Pontio Theatre would like anyone who attended a Joy Division concert in Bangor on 18th October 1979 to contact them – to share their memories and stories about the gig and the band as part of a special event.

A night of music and film will be held on 17 July with author Jon Savage to discuss his new book ‘This Searing Light, the Sun and Everything Else: Joy Division: The Oral History’, published by Faber Books.

Jon is one of the UK’s greatest and most well respected writers about pop and rock music and is the author of England’s Dreaming: Sex Pistols and Punk Rock, Teenage: The Creation of Youth, 1875 – 1945 and1966: The Year the Decade Exploded .

His new book is a definitive oral history of Manchester band Joy Division – arguably the most important post-punk band ever and the most exciting and influential band of their generation. Still immensely popular and revered the evening will allow us to revisit their glorious and tragic legacy.

Joy Division emerged in the mid-70s at the start of a two-decades long Manchester scene that was to become much mythologised.

Over the course of two albums, a handful of other seminal releases, and some legendary gigs, Joy Division became the most successful and exciting underground band of their generation. Then, on the brink of a tour to America, Ian Curtis took his own life.

Pontio will also be offering a screening of rare footage of the band playing live at the Manchester Apollo in October 1979. Earlier on in this tour the band played at concert in the refectory at Bangor University. This was their only Welsh concert held at a location only metres away from the present location of the Pontio cinema.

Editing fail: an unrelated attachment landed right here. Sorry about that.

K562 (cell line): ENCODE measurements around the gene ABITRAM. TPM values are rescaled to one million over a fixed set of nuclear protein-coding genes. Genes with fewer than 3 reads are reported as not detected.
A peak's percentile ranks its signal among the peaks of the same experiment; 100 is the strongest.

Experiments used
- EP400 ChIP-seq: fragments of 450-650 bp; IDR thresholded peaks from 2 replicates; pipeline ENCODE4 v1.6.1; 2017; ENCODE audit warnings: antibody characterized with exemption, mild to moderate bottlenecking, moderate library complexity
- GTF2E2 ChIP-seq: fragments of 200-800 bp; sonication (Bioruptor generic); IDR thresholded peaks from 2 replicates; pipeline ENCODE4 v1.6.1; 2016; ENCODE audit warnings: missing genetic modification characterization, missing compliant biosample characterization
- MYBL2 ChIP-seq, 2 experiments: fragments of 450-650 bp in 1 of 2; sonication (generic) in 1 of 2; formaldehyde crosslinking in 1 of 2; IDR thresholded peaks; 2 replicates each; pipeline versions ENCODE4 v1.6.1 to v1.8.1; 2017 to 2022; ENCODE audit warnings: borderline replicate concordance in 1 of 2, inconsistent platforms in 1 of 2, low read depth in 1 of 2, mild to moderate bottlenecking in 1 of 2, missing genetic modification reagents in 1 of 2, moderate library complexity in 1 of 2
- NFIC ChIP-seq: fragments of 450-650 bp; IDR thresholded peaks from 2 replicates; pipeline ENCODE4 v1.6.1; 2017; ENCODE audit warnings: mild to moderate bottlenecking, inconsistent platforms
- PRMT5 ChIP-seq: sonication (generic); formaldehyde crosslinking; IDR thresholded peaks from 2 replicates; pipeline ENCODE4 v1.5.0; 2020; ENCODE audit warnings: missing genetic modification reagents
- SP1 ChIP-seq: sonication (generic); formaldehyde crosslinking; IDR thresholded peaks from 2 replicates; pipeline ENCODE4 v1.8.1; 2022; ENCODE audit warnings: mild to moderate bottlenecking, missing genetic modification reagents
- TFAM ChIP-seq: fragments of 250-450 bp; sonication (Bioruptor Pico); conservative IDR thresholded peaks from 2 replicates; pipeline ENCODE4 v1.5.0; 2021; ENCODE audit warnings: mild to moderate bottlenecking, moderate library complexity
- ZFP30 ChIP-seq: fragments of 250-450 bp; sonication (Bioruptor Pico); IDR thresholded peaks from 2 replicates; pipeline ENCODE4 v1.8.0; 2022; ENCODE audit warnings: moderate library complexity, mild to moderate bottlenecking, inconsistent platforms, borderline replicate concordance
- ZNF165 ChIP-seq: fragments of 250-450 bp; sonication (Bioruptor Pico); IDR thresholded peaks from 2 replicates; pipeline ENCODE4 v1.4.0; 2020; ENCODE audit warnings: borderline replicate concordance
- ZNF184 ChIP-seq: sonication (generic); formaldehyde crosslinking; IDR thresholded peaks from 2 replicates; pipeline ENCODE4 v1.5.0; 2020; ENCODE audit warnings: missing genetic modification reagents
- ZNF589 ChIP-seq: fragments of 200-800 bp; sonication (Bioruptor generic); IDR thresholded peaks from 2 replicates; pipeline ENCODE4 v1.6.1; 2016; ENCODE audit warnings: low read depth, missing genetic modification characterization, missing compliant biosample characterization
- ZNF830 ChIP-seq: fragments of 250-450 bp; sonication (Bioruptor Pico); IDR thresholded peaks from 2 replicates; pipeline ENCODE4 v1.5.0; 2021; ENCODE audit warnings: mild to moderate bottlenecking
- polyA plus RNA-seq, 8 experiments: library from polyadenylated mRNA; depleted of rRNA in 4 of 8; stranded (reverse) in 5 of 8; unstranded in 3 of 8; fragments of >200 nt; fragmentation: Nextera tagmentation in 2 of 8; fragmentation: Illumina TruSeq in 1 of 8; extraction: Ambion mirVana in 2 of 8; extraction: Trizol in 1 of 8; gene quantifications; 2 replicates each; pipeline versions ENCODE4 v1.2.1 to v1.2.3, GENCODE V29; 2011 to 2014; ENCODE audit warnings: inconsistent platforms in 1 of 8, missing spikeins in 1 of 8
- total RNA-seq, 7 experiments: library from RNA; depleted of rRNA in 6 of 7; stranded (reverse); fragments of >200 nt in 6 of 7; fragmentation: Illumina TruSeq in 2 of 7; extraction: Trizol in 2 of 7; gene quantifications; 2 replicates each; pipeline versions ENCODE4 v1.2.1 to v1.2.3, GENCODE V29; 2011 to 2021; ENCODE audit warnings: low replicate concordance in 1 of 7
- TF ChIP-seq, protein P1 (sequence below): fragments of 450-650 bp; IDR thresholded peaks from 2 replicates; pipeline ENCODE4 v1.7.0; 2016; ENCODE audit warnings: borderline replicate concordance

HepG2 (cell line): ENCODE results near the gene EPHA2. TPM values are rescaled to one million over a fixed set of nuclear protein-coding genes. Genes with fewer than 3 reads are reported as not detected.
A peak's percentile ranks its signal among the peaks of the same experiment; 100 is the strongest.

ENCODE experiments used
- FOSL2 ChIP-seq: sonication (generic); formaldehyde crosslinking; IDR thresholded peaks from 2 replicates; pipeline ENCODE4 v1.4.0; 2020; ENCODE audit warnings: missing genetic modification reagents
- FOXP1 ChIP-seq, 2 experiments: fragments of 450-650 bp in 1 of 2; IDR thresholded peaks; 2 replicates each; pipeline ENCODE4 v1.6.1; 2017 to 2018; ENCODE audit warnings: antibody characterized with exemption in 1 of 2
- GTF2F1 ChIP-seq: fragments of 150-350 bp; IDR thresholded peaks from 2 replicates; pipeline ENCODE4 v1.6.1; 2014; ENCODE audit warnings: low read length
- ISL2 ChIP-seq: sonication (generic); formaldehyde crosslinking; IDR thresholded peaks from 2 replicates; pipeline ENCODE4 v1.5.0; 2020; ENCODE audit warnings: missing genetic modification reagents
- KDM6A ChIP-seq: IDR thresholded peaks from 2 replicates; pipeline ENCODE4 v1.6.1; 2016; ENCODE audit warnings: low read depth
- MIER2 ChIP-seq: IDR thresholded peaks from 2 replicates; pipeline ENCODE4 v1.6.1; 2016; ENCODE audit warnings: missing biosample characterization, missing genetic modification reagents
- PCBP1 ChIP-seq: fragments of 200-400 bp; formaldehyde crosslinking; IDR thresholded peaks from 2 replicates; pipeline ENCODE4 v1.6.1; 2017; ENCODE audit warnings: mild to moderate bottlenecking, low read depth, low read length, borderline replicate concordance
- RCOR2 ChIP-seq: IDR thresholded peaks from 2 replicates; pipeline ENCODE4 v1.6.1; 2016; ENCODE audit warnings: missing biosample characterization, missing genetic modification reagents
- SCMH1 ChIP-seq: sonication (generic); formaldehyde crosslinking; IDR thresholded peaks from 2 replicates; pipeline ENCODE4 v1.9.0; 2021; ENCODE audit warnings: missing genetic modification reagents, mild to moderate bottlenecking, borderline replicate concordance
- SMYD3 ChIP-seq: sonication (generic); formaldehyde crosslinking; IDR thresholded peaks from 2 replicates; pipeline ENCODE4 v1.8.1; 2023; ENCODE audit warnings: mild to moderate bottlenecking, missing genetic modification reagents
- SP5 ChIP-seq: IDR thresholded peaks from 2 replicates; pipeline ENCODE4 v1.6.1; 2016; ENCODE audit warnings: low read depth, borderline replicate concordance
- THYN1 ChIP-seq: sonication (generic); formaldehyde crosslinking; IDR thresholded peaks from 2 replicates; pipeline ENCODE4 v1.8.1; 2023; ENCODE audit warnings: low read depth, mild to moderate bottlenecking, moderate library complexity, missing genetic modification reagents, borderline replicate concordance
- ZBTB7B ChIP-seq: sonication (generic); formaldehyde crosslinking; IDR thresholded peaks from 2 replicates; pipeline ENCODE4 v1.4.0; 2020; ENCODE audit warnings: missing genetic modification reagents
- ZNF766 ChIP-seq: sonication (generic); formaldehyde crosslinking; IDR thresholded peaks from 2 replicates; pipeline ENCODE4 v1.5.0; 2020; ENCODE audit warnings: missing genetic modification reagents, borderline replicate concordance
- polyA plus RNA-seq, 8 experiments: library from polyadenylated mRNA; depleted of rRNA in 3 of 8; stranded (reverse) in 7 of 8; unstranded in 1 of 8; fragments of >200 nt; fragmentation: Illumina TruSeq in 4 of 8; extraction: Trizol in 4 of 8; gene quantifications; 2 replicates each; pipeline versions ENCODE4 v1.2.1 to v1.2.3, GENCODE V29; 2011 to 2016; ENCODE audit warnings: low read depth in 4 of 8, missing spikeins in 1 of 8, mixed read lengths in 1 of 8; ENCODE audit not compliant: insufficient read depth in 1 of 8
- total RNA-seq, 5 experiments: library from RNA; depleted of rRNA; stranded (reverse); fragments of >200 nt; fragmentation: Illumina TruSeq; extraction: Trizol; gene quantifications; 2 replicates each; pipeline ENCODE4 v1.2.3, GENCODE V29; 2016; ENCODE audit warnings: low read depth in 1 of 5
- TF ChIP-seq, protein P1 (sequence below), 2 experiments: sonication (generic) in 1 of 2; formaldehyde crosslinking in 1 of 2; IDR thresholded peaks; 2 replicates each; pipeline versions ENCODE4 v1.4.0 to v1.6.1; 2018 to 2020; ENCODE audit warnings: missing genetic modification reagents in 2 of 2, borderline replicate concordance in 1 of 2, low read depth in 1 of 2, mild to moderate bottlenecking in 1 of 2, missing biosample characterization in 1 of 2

Simon Calkin recalls the gig in Bangor: “I worked on the Joy Division/Buzzcocks gig at Bangor University. Everyone in print says it was 19th October (even Deborah Curtis) but it wasn’t the 19th, but 18th.

“I’ve still got the ticket (see scan) despite not needing it to get in (as I worked on the gig, humping PA and lighting gear around).

“I’d never heard JD (Joy Division) until that night, and they blew me away and the Buzzcocks off-stage. They played with a very simple lighting setup (red wash, blue wash or white wash) because during their set one of the lighting guys was re-patching the lights, as the hall’s electricity supply would not support the full lighting rig, which was designed for use in much larger places.

The hall was used as a cafeteria during the day, and the soundtrack to me having my tea was JD soundchecking. Their soundcheck was a waste of time, as they suffered from a poor sound balance during their live set … This didn’t stop JD blowing the Buzzcocks away though.”

If you attended the concert Please contact e.g.williams@bangor.ac.uk. / Subject line – JOY DIVISION BANGOR UNIVERSITY, OCTOBER 18 1979

Joy Division Concert Photo (Bangor University 18 October 1979) Credit Jeremy Roberts / Paul Hughes
Concert Ticket: Simon Calkin